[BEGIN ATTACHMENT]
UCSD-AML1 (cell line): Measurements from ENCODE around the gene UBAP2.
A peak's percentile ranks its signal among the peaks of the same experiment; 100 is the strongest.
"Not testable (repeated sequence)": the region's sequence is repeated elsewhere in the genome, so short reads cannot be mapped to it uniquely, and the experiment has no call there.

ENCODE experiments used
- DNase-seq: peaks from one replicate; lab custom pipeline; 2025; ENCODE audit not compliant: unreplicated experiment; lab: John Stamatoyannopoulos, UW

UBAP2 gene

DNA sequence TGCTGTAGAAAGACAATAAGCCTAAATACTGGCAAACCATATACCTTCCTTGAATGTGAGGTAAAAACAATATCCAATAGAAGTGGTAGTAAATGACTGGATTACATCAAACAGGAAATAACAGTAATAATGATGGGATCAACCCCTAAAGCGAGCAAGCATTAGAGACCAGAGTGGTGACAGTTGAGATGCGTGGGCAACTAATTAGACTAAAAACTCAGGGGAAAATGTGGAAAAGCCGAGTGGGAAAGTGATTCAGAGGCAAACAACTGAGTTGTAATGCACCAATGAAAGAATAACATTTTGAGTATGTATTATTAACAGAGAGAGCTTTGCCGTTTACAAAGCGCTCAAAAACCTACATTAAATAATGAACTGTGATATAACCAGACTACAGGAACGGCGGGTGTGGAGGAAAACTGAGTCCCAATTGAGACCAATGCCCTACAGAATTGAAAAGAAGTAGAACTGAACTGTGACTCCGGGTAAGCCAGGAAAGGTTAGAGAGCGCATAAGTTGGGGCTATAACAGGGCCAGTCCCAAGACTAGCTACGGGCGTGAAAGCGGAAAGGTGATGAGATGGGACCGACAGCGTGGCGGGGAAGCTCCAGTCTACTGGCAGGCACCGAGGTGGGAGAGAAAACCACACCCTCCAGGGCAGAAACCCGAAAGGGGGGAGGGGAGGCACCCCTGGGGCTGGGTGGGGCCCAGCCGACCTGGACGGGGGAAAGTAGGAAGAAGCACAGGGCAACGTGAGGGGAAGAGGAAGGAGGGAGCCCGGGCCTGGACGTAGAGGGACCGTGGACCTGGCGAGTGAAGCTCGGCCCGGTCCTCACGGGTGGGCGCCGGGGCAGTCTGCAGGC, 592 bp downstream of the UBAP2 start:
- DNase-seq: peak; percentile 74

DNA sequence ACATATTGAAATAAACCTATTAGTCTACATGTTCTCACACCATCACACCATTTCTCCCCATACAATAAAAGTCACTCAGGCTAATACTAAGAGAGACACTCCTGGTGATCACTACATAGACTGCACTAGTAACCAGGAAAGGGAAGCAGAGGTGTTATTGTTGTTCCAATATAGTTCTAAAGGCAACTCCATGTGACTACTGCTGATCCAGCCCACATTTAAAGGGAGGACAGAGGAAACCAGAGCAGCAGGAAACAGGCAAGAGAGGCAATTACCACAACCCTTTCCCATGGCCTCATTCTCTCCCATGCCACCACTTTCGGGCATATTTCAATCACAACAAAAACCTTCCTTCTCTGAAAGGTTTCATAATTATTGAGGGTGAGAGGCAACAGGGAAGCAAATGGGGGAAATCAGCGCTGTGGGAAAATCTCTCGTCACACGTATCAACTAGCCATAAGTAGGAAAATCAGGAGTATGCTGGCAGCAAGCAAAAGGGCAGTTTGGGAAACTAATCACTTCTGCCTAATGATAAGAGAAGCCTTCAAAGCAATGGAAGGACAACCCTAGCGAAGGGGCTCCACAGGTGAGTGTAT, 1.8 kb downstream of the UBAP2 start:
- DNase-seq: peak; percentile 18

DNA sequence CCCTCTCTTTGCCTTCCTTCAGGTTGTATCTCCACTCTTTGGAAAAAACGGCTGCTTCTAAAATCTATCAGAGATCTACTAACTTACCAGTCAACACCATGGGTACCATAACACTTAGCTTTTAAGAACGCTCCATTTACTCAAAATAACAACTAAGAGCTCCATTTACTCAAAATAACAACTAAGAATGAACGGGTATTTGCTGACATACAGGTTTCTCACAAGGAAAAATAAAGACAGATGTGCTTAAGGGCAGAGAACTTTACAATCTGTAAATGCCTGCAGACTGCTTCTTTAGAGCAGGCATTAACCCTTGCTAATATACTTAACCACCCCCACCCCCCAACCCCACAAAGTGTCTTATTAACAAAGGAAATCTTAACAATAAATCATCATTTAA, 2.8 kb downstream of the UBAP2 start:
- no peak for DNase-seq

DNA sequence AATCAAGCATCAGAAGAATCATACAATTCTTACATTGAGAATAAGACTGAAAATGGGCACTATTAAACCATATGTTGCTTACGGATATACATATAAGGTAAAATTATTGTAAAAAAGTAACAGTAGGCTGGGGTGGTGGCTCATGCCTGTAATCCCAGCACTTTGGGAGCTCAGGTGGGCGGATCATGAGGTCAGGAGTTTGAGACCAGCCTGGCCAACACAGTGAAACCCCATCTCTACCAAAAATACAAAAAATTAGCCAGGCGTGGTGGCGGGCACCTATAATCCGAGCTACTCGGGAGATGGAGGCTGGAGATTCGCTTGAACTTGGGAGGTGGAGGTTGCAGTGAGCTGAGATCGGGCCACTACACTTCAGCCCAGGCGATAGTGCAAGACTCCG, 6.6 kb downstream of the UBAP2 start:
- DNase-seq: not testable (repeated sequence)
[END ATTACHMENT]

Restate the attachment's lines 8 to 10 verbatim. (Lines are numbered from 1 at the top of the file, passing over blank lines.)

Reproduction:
- DNase-seq: peak; percentile 74

DNA sequence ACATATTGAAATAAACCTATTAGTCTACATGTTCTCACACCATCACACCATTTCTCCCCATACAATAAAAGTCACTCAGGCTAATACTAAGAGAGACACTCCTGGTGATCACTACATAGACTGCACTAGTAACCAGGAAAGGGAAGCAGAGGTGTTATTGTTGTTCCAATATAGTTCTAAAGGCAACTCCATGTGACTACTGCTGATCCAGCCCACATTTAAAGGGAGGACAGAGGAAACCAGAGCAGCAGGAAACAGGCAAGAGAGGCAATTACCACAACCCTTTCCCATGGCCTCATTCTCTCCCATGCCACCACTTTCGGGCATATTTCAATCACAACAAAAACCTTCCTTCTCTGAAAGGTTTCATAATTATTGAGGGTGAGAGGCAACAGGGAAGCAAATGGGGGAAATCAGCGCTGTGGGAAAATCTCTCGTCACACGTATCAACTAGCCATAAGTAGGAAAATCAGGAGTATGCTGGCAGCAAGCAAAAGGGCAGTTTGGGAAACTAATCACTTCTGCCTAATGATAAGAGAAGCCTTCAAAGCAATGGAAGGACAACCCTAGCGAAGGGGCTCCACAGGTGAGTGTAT, 1.8 kb downstream of the UBAP2 start:
- DNase-seq: peak; percentile 18